List of indigenous peoples

From Wikipedia, the free encyclopedia
Jump to navigation Jump to search

Indigenous people are "those ethnic groups that were indigenous to a territory prior to being incorporated into a national state, and who are politically and culturally separate from the majority ethnic identity of the state that they are a part of".[1] There are internationally recognized definitions of indigenous peoples, such as those of the United Nations, the International Labour Organization and the World Bank.[2][3][4]

This is a partial list of the world's indigenous or aboriginal or native people, grouped by region and sub-region. Note that a particular group may warrant listing under more than one region, either because the group is distributed in more than one region (for example Inuit in North America and eastern Russia), or there may be some overlap of the regions themselves (i.e. the boundaries of each region are not clear, or some locations may commonly be associated with more than one region).


Indigenous communities, peoples and nations are those which, having a historical continuity with pre-invasion and pre-colonial societies that developed on their territories, and may consider themselves distinct from other sectors of the societies now prevailing on those territories, or parts of them. They form at present non-dominant sectors of society and are determined to preserve, develop and transmit to future generations their ancestral territories, and their ethnic identity, as the basis of their continued existence as peoples, in accordance with their own cultural patterns, social institutions and legal system.[5]

This historical continuity may consist of the continuation, for an extended period reaching into the present of one or more of the following factors:

  • Occupation of ancestral lands, or at least of part of them
  • Common ancestry with the original occupants of these lands
  • Culture in general, or in specific manifestations (such as religion, living under a tribal system, membership of an indigenous community, dress, means of livelihood, lifestyle, etc.)
  • Language (whether used as the only language, as mother-tongue, as the habitual means of communication at home or in the family, or as the main, preferred, habitual, general or normal language)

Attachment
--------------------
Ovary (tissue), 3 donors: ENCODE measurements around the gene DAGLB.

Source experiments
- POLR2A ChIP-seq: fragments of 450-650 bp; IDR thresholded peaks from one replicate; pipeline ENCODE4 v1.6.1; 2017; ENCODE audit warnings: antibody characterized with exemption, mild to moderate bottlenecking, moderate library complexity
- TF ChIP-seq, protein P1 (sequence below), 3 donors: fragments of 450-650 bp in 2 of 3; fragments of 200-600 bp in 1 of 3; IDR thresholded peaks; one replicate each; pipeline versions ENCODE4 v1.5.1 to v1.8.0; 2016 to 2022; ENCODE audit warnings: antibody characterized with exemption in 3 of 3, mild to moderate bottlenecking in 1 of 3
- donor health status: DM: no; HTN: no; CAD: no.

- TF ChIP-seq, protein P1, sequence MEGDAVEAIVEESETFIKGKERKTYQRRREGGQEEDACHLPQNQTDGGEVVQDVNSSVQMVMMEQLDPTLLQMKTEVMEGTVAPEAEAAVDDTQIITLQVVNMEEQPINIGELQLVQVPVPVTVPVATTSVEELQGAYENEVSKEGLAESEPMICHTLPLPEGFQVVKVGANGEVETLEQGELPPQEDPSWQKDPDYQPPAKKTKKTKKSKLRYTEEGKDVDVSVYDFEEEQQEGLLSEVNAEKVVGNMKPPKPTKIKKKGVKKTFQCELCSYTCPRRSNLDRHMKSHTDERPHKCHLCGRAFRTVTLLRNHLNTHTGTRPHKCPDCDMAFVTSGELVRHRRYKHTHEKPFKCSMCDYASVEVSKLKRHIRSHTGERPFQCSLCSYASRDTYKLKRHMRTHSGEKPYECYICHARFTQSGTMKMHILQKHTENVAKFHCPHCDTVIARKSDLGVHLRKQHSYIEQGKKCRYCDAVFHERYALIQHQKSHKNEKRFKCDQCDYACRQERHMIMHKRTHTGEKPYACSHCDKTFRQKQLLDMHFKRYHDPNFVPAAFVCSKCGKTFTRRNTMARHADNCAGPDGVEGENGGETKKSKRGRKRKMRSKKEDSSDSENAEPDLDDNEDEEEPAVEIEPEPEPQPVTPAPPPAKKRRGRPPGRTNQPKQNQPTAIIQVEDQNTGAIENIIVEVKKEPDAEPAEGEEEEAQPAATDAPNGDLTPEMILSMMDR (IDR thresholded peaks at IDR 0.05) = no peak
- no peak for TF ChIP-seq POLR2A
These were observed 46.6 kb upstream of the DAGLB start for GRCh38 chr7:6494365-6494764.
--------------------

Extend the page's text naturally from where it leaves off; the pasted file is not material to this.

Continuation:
• Residence in certain parts of the country, or in certain regions of the world
  • Other relevant factors.
  • On an individual basis, an indigenous person is one who belongs to these indigenous populations through self-identification as indigenous (group consciousness) and is recognized and accepted by these populations as one of its members (acceptance by the group). This preserves for these communities the sovereign right and power to decide who belongs to them, without external interference.[6]


African Great Lakes[edit]

Hadza people, who are indigenous to the African Great Lakes
A Maasai traditional dance.

Central Africa[edit]

Baka pygmy dancers in the East Province of Cameroon.
Batwa Pygmy with traditional bow and arrow

Horn of Africa[edit]

Somali women in traditional headresses
Tigrayan women in traditional attire
Wolayta chief
Berta people playing trumpets during a wedding ceremony

North Africa[edit]

Sanhaja Berber traditional dancers

Nile Valley[edit]

Southern Africa[edit]

19th century Zulu man wearing a warrior's garb
Sotho women wearing the traditional Seana Marena blanket.
Makua mother and child

West Africa[edit]



Middle East/West Asia[edit]

Marsh Arabs/Ma'dan poling a mashoof in the Mesopotamian Marshes
  • Northwest Semitic peoples
    • Arameans (Āramayē): Central and Western Syria, ancient land of the Aramaeans (Aram) in the Levant, an Aramaic-speaking people that descends from ancient Aramaeans. In recent years, there has been an attempt to revive Western Aramaic among Aramean Christians living in the Israeli village of Jish.
    • Canaanite peoples
      • Jews: [9]along with Samaritans, belong to the Israelite nation of the southern Levant, who are believed by archaeologists and historians to have branched out of the Canaanite peoples and culture through the development of a distinct monolatrous—and later monotheistic—religion centered on El/Yahweh,[10][11][12] one of the Ancient Canaanite deities. Following the Roman colonial occupation, destruction of Herod's Temple, and failed Jewish revolts, most Jews were either expelled, taken as slaves to Rome, or massacred,[13] although a small number of Jews managed to remain over the centuries despite persecution by the various conquerors of the region, including the Romans, Arabs, Ottomans, and the British. Additionally, a substantial number of Jews returned from diaspora during the 19th and 20th centuries (mainly under the Zionist movement), as well as after the modern State of Israel was established in 1948. This was coupled with the revival of Hebrew, the only Canaanite language still spoken today. DNA studies show that all major diaspora Jewish communities derive the majority of their ancestry from ancient Israelites.[14][15][16][17]